By Syed Atiq ul Hassan, Sydney, Australia, 15 March 2024

The United Nations defines Islamophobia as the irrational fear, prejudice, and hatred directed towards Muslims, which often results in harassment, abuse, and discrimination, both online and

Stop Islamophobia

offline. It manifests in various forms, including threatening behaviour, incitement, and intimidation.

This prejudice, deeply rooted in institutional, ideological, political, and religious hostility, extends to structural and cultural racism, targeting symbols and markers associated with Islam.

UN Secretary-General António Guterres has consistently condemned acts of anti-Muslim hatred and bigotry worldwide, emphasizing that this trend not only affects Muslims but also targets other religious and ethnic minorities such as Jews and Christians. In his message for the International Day to Combat Islamophobia, Guterres underscored the institutional discrimination and human rights violations faced by Muslims, highlighting the role of divisive rhetoric and misrepresentation in stigmatizing communities and inciting violence. He called for a united effort against all forms of bigotry, urging leaders and individuals to condemn inflammatory discourse, protect religious freedom, and promote mutual respect and understanding. Additionally, digital platforms were urged to take a stand against hateful content and protect users from online harassment.

The second International Day to Combat Islamophobia was observed worldwide on 15th March 2024. This significant day was established following the adoption of a resolution by the United Nations General Assembly on 15th March 2022. The resolution, introduced by Munir Akram, Permanent Representative of Pakistan to the UN, on behalf of the 60 Member States of the Organisation of Islamic Cooperation (OIC), marked March 15th as the ‘International Day to Combat Islamophobia.’ Credit for this initiative primarily goes to Imran Khan, who raised the issue for the first time in UN history during his speech as Prime Minister of Pakistan in 2022. Emphasizing cooperation over confrontation in international relations, Khan stressed the importance of dialogue in resolving political and geopolitical issues faced by Muslim-majority countries.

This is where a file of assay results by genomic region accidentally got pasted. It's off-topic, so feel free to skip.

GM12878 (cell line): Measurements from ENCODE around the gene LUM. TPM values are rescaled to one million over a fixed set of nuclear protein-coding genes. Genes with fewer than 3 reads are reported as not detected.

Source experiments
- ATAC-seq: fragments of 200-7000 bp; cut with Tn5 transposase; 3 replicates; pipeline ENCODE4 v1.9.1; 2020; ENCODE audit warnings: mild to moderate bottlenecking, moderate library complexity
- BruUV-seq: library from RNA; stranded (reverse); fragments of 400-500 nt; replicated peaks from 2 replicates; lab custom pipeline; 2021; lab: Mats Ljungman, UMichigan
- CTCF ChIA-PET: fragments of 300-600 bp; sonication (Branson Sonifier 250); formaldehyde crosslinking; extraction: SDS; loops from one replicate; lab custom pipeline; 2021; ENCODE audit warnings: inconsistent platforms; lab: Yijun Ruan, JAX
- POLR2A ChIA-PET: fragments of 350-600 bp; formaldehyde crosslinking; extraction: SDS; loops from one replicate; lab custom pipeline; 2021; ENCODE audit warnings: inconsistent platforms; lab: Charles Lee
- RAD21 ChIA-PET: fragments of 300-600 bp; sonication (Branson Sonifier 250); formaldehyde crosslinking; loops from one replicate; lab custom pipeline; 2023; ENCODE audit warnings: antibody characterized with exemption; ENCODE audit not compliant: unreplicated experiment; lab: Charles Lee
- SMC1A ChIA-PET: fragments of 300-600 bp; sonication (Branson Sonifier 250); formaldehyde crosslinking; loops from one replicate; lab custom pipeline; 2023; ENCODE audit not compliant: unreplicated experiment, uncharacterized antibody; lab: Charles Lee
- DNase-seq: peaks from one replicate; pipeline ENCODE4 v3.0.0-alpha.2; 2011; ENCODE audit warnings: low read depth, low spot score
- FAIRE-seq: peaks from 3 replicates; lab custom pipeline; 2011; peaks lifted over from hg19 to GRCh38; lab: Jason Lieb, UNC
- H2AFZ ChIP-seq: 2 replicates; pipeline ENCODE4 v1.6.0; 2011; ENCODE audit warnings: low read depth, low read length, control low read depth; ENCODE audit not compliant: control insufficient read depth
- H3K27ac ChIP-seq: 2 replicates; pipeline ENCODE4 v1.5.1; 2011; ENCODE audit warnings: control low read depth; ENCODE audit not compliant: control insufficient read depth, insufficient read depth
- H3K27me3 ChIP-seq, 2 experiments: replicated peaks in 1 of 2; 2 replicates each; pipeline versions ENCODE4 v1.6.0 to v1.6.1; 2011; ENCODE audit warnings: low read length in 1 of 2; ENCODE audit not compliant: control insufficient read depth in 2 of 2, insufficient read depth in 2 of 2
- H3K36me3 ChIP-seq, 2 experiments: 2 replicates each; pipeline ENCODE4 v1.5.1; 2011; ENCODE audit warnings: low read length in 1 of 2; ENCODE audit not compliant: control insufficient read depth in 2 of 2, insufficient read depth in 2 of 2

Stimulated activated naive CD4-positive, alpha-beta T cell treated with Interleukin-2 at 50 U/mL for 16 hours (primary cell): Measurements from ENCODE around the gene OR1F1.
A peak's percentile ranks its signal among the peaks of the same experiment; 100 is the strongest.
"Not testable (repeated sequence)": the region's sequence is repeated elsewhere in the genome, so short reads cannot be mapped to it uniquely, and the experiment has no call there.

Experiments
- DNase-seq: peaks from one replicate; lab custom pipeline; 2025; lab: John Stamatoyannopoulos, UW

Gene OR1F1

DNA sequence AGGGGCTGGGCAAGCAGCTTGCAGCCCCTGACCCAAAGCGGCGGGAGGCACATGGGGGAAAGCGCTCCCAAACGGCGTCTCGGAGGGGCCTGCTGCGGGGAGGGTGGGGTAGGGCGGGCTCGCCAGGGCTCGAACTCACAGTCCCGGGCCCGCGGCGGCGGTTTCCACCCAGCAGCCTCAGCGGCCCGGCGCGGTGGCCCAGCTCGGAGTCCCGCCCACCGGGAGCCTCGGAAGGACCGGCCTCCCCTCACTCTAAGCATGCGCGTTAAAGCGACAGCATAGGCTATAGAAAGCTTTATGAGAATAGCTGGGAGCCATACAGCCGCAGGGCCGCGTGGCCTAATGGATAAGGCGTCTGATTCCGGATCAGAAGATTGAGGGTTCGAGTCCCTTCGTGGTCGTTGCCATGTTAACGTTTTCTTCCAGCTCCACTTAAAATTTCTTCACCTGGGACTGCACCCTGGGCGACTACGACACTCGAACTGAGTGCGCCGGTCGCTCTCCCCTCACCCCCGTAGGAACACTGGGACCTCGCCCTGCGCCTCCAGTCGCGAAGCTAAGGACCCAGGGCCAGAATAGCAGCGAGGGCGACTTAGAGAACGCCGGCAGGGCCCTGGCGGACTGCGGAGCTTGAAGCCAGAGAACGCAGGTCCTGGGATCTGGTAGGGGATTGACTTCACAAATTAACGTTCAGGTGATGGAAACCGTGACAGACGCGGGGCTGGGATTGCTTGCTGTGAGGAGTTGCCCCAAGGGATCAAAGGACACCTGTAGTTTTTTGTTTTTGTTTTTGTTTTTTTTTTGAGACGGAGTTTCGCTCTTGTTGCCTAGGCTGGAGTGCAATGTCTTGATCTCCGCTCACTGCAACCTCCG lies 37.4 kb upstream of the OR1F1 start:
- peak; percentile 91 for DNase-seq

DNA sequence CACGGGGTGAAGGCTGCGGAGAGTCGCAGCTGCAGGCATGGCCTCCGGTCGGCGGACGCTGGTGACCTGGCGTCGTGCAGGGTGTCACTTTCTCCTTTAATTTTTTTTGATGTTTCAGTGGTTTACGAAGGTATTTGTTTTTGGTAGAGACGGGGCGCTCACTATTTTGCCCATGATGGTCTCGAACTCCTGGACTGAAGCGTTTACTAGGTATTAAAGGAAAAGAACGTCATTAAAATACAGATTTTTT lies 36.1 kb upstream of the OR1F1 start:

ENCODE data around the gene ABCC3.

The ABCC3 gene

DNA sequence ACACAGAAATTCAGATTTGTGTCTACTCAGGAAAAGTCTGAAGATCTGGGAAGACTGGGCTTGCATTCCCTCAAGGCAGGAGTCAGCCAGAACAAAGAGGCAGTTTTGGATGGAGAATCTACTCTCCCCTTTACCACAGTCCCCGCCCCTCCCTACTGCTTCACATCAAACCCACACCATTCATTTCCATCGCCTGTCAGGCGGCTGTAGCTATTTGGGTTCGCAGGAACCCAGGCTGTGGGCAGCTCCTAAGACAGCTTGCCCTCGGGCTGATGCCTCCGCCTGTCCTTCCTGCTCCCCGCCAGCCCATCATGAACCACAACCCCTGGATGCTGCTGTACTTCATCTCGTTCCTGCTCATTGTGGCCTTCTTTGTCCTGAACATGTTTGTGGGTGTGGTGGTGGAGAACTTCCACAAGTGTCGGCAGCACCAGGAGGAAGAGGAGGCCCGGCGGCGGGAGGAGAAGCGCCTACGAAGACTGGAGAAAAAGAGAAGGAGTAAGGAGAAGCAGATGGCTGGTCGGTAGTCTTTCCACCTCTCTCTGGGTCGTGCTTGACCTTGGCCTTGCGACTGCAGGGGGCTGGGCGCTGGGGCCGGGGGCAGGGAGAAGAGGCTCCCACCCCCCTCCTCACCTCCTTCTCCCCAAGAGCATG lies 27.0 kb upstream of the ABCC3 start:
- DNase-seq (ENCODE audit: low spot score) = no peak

Imran Khan’s leadership potential in fostering peace and solidarity within the Islamic world is undeniable. However, it is disheartening that he currently faces incarceration on fabricated charges by the current government and establishment. It is imperative for the Muslim world to advocate for his release and support his vision for a sovereign and modern Islamic nation.

Islam, the second-largest religion globally, with 1.9 billion followers representing 24.9% of the world population, often falls victim to unjustified fear and prejudice. On March 10, 2024, US President Joe Biden reaffirmed the United States’ commitment to combating Islamophobia, emphasizing the country’s foundation of freedom of worship and the significant contributions of Muslim immigrants.

In Australia, Muslims denounce Islamophobia and uphold the peaceful principles of Islam. Australia, known for its multiculturalism, fosters an environment where Islam can thrive without hindrance, reflecting the nation’s respect for people of all faiths, creeds, castes, and colours.

(The writer is a Sydney-based journalist, political analyst, writer and a commentator. He is a Senior Community Representative and Editor-in-Chief of Tribune International, Australia. His email is shassan@tribune-intl.com ).

Syed Atiq ul Hassan

Sydney-based journalist, political analyst and a commentator,

Community Representative,

Mob +61 479 143 628


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